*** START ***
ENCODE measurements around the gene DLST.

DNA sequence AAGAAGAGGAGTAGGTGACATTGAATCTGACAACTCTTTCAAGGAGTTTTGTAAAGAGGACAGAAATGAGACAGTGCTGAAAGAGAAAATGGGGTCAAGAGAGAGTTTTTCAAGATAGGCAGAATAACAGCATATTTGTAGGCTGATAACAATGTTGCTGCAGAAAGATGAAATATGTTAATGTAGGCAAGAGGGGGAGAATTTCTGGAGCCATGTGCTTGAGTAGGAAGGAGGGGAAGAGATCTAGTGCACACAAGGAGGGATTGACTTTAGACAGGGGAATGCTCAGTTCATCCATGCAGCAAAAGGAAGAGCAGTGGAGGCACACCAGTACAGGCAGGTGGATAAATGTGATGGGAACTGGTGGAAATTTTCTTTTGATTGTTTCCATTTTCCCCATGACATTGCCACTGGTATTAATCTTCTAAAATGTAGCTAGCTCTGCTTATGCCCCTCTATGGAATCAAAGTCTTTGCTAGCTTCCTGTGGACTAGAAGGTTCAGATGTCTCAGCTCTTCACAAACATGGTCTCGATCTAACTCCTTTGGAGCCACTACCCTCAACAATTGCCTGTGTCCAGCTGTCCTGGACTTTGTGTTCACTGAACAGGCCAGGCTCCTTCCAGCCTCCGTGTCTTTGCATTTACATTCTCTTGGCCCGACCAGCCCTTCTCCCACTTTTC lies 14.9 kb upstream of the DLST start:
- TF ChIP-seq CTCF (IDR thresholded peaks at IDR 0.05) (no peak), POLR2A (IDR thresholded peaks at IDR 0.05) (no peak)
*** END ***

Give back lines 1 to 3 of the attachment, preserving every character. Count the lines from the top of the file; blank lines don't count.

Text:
ENCODE measurements around the gene DLST.

DNA sequence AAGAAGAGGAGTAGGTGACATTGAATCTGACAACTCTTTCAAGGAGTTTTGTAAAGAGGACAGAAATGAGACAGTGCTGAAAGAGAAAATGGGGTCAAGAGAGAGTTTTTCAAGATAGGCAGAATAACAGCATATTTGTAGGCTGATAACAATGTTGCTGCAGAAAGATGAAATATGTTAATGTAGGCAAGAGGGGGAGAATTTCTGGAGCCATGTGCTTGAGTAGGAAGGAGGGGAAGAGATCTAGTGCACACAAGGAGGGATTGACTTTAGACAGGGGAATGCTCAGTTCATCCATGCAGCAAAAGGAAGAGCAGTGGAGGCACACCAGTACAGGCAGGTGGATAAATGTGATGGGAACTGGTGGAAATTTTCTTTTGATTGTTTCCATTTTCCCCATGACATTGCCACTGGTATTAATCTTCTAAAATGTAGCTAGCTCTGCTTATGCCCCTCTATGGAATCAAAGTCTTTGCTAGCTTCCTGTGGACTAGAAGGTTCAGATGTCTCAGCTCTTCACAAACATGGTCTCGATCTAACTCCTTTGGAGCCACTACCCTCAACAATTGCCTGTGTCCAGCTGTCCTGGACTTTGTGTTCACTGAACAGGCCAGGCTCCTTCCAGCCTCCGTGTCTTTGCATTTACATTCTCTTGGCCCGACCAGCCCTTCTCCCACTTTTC lies 14.9 kb upstream of the DLST start:
- TF ChIP-seq CTCF (IDR thresholded peaks at IDR 0.05) (no peak), POLR2A (IDR thresholded peaks at IDR 0.05) (no peak)